From today onwards, you’ll able to browse and purchase products directly from business pages on Facebook or profiles on Instagram. Both Facebook and Instagram have contributed to the advancement of e-commerce in one way or the other – for instance, Facebook owns Marketplace and will probably try to expand through its Libra cryptocurrency initiative, while Instagram lets users purchase products displayed in posts and ads. However, this new tool from Facebook offers even much more; it allows businesses to set up a complete Facebook Shop.
Due to the global pandemic, consumers are now more likely to consider Facebook and Instagram profiles as authentic sources of information on local restaurant and stores – if your favourite store has adjusted their working hours or changed to online delivery/curb side pick up, they’ve probably made a post about it on Facebook or Instagram already. With the current situation on ground, isn’t it only logical that visitors are allowed to buy products/services without having to exit the Facebook and Instagram apps?
Don’t forget that the pandemic’s economic impact is already affecting and destroying lots of small businesses – businesses that post and run promotions on Facebook. Therefore, it’s only fair that the company helps these dying businesses – in any way they can – get back on their feet.
While addressing the public in a Facebook Live session, Facebook’s CEO, Mark Zuckerberg, explained that this new tool was created to help businesses that are struggling due to COVID-19. However, he also acknowledged that the new feature won’t overturn all the economic damage. He also went on to say that the new feature will still be in use after the pandemic is gone: “I do believe that we'll keep living more of our lives online and doing more business online.”
In the meantime, Instagram’s vice president of product Vishal Shah has announced a global test of the feature, with almost 1 million businesses already signed up. Every single one of those businesses will be allowed to set up a Facebook Shop for free. All they’ll need to do is upload their catalogue, select the products they want to display, then personalise it with a cover image and accent colours. After the Shop is ready, visitors can then browse, save and purchase products.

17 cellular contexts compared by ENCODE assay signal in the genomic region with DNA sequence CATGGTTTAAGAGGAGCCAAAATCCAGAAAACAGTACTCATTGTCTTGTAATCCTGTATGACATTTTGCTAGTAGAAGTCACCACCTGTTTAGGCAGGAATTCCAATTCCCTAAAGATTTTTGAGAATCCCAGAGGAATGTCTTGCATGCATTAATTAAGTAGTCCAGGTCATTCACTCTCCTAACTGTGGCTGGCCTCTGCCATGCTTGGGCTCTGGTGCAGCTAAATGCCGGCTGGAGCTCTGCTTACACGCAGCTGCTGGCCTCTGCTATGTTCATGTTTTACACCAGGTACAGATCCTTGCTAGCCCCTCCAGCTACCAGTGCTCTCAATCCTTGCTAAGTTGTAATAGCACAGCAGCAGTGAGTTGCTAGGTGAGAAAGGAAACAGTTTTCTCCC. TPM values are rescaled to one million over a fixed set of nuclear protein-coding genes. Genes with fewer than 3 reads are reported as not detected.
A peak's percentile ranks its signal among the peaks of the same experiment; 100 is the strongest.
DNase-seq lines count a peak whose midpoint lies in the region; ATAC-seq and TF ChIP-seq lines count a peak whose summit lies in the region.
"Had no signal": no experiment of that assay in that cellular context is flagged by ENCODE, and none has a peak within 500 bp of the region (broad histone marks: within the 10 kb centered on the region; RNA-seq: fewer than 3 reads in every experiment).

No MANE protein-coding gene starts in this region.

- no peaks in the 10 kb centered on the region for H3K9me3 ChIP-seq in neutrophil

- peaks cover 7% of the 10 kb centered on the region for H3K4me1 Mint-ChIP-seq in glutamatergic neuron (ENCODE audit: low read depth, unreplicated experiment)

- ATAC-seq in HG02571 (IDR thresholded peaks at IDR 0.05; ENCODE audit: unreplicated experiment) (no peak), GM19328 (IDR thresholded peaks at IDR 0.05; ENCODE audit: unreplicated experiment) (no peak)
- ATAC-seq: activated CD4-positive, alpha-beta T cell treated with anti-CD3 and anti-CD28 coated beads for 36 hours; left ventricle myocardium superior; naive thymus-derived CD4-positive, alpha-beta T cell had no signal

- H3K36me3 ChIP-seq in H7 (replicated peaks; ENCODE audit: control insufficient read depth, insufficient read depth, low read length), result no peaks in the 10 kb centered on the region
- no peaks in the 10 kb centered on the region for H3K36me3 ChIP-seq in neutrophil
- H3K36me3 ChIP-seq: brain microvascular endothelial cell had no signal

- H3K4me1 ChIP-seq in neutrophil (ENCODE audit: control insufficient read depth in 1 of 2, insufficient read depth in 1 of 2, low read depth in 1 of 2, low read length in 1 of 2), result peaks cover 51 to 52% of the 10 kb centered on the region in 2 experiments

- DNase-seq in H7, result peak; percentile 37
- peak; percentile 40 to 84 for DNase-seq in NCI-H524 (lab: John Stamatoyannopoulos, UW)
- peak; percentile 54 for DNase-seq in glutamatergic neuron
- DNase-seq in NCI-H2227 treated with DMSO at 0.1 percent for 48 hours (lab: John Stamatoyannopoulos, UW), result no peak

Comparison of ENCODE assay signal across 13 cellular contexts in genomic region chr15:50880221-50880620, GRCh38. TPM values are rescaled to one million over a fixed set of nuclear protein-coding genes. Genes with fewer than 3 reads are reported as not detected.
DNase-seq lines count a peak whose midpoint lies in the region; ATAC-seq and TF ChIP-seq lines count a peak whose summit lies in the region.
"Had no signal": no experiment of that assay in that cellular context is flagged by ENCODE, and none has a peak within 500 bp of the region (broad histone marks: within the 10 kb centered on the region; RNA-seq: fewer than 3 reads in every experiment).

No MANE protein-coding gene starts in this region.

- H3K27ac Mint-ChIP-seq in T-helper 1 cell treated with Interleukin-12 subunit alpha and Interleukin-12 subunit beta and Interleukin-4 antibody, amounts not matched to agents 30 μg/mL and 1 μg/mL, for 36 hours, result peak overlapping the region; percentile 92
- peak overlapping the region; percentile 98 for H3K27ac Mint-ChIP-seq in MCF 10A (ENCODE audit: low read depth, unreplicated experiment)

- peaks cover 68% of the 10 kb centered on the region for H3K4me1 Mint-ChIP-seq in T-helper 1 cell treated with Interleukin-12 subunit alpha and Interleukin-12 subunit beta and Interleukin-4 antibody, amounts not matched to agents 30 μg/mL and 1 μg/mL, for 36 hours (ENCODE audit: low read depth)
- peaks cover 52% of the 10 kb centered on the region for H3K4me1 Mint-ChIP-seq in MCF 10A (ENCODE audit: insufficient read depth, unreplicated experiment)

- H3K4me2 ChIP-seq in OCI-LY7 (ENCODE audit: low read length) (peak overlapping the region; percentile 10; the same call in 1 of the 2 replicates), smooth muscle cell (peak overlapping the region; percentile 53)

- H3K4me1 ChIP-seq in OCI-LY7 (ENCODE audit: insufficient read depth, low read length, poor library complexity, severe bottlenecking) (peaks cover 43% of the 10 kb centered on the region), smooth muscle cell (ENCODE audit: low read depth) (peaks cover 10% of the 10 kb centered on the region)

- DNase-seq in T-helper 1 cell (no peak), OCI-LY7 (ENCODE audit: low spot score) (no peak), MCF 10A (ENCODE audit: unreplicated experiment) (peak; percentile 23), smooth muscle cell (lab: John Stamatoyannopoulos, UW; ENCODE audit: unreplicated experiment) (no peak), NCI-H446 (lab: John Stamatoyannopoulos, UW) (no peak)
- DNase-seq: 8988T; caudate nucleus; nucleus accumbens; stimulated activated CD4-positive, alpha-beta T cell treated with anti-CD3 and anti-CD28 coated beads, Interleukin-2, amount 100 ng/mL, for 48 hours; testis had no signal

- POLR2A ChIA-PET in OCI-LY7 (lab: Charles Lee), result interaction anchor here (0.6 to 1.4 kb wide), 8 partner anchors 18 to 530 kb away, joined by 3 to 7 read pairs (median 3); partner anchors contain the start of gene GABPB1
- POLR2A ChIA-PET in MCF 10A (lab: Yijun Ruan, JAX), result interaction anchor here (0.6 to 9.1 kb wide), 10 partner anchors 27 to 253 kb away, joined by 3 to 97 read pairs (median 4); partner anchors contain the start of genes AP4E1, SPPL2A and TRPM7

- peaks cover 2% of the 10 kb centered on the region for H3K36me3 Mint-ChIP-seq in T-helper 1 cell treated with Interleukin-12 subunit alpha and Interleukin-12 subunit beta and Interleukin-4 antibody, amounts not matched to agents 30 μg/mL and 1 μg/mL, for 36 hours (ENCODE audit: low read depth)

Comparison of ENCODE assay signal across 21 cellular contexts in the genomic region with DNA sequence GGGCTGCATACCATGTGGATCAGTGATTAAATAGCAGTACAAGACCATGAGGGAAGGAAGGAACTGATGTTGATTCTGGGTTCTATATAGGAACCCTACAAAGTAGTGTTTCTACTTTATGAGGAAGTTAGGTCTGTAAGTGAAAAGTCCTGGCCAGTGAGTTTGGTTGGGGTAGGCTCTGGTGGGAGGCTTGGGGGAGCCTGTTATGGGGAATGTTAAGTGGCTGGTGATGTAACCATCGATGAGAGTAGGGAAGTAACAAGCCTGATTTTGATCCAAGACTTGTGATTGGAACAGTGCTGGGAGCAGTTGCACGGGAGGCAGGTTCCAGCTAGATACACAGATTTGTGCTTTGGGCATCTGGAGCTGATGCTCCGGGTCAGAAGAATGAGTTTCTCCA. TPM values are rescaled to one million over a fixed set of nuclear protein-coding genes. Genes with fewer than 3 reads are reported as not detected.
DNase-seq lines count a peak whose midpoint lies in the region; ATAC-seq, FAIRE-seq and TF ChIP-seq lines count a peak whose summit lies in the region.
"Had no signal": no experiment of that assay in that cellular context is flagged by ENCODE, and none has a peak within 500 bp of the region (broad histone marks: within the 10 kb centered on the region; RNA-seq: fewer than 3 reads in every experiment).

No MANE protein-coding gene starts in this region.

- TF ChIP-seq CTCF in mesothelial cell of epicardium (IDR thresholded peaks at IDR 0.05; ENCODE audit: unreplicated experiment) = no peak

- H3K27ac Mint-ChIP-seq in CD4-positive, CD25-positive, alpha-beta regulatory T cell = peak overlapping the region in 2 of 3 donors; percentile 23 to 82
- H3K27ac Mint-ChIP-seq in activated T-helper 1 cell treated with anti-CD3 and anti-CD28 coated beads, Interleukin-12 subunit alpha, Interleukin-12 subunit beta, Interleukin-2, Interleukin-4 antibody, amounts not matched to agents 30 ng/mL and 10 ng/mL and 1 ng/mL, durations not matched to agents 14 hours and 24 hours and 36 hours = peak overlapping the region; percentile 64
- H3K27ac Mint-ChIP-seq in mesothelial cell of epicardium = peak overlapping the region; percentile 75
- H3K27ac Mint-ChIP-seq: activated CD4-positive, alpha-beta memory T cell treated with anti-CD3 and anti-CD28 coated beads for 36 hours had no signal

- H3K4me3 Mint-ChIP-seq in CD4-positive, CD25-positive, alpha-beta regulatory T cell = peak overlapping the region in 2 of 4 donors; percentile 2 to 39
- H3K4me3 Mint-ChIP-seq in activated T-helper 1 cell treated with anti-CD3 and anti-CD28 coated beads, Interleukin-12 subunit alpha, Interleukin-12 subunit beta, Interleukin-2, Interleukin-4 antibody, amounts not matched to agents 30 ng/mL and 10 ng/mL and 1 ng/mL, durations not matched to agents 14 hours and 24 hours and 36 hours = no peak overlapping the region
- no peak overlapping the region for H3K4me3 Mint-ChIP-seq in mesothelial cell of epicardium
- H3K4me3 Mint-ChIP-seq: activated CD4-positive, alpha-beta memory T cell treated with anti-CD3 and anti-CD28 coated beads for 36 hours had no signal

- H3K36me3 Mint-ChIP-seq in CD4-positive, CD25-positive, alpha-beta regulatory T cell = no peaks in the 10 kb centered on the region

According to Facebook’s vice president of ads, Dan Levy, the company will charge small commissions on each purchase while the real monetisation will come from driving more ads and promotions (Featuring Shops in ads and stories).Levy went on to say that this is a “create and render anywhere” solution, with Shah suggesting that “the Shop itself will be very homogeneous, whether it’s on Facebook or Instagram.” There would only be a difference in how the shop is discovered by customers; it could be through the Facebook Marketplace or a product tagged in a photo on Instagram.
Furthermore, the company also intends to introduce another feature called Instagram Shop, this summer. This new tool would allow users browse products directly from Instagram Explore and ultimately dive into a shopping experience from the app’s main navigation tab. Additionally, retailers would be allowed to display products from their Facebook Stores in their live videos, and consumers would get the opportunity to connect loyalty programs to their Facebook accounts.In order to make this project a success, Facebook has announced that it’s partnering with Shopify, BigCommerce, Woo, Channel Advisor, CedCommerce, Cafe24, Tienda Nube and Feedonomics.
Retailers will not only be able run their Facebook Shops with these third-party platforms, they’ll also be allowed to manage the ads attached to them. For instance Shopify said, “Facebook Shops permits Shopify retailers to be in charge of customisation and merchandising for their storefronts inside Facebook and Instagram, while controlling their products, inventory, orders, and fulfilment directly from within Shopify.”
We are excited to see how this new feature will catalyse ecommerce and help many small businesses create new online shopping experiences.